“We are trying to adapt to the new normal as fast as possible,” said Max Conrady, Senior Vice President Cargo at Fraport AG. “We were used to stable, fixed flight plans, and the changes we are experiencing, with many chartered flights, have demanded flexibility from airports, cargo handlers and supply chains. The many operational issues to be solved have demanded a new type of agility. But we are adapting to the new kind of normal, establishing contingency groups within our community to address congestion,” he said.

Nina Engelbrecht-Malherbe, Senior Specialist Cargo at Airports Company South Africa, noted that airports served as a point of regional integration for people and products to connect to the globe. “Airports play an important role in underpinning the economy, getting products to markets, and bringing in essential supplies. We need to be agile, work together with industry stakeholders, understand customers and demands, and link them to the routes they need. We need to work together to help get people back to work.  We need to come together as a community to do the best we can; but it is also important that the authorities keep citizens safe without restricting growth and development.”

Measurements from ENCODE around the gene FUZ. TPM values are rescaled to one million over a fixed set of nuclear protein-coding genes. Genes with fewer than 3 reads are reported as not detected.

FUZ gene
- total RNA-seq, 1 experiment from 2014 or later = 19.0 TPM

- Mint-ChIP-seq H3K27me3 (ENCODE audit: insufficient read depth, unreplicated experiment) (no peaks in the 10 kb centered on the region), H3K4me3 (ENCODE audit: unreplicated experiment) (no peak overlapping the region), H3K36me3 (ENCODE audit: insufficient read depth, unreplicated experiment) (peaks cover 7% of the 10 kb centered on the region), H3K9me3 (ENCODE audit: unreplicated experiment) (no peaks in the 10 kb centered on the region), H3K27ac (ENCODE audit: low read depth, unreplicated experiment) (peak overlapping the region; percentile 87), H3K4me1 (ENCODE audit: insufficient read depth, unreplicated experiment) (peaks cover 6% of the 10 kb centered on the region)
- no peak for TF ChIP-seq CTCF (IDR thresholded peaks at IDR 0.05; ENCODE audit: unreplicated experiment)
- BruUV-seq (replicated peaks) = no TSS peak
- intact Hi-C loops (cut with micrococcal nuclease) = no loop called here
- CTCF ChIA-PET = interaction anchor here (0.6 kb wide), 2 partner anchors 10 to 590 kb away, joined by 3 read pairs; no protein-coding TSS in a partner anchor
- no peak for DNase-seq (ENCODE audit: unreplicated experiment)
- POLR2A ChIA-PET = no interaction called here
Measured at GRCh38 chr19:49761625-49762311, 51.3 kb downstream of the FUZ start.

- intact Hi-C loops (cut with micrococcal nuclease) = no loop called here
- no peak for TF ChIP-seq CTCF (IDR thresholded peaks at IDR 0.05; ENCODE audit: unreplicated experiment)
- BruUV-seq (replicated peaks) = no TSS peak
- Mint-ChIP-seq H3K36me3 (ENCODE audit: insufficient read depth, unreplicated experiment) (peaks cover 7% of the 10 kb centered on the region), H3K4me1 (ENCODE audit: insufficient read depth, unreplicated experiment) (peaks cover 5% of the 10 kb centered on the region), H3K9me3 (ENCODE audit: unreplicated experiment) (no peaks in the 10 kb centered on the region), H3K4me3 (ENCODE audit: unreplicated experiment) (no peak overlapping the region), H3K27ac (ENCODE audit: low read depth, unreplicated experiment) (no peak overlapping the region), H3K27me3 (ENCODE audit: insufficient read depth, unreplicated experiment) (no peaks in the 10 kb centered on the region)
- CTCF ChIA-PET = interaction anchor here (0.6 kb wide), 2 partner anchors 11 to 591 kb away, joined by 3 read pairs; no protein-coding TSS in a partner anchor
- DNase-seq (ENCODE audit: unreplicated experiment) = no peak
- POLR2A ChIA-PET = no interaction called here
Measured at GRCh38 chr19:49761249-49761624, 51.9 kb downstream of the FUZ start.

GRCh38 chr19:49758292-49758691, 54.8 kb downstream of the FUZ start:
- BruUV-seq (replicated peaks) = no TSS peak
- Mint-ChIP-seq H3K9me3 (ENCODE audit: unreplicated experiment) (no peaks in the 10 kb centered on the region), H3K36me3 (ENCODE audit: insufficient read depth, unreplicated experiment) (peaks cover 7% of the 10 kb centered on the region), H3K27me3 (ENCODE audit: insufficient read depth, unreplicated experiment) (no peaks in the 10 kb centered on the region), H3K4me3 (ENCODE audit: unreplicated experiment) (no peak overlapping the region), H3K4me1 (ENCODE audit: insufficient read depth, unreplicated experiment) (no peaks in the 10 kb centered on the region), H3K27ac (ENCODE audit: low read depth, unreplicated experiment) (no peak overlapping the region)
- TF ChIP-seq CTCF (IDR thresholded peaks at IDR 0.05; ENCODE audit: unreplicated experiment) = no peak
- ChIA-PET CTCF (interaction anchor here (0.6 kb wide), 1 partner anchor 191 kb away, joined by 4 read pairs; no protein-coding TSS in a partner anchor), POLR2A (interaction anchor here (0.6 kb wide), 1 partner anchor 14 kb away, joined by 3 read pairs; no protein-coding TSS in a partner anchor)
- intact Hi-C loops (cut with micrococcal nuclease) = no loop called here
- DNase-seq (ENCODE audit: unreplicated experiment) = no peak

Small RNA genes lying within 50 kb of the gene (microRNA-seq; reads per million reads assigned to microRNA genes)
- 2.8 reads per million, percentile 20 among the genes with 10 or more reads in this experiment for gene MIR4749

“It is an unprecedented situation, which demands innovation and cooperation,” said Suzette Scheepers, CEO of Messe Muenchen South Africa. “Fortunately, as we have seen at air cargo Africa shows, this sector is one that can be agile and cooperative, so we are optimistic stakeholders will be able to work together to get imports and exports back on track and support the timeout distribution of medical supplies and humanitarian aid.”

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Air cargo, logistics crucial in mitigating pandemic impacts

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Stakeholders urge collaboration, technology to keep essential goods supply chains moving

The COVID-19 pandemic and global lockdowns have challenged Africa’s air cargo and logistics stakeholders in recent weeks, but through collaboration, agility and the use of digital technologies, they are ably delivering on their mandate to supply critical goods.